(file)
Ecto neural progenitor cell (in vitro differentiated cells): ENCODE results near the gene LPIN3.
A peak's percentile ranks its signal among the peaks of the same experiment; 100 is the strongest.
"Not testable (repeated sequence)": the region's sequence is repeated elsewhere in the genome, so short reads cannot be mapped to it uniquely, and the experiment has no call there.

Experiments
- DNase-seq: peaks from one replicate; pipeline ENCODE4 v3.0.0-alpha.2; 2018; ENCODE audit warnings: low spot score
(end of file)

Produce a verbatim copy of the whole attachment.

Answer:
Ecto neural progenitor cell (in vitro differentiated cells): ENCODE results near the gene LPIN3.
A peak's percentile ranks its signal among the peaks of the same experiment; 100 is the strongest.
"Not testable (repeated sequence)": the region's sequence is repeated elsewhere in the genome, so short reads cannot be mapped to it uniquely, and the experiment has no call there.

Experiments
- DNase-seq: peaks from one replicate; pipeline ENCODE4 v3.0.0-alpha.2; 2018; ENCODE audit warnings: low spot score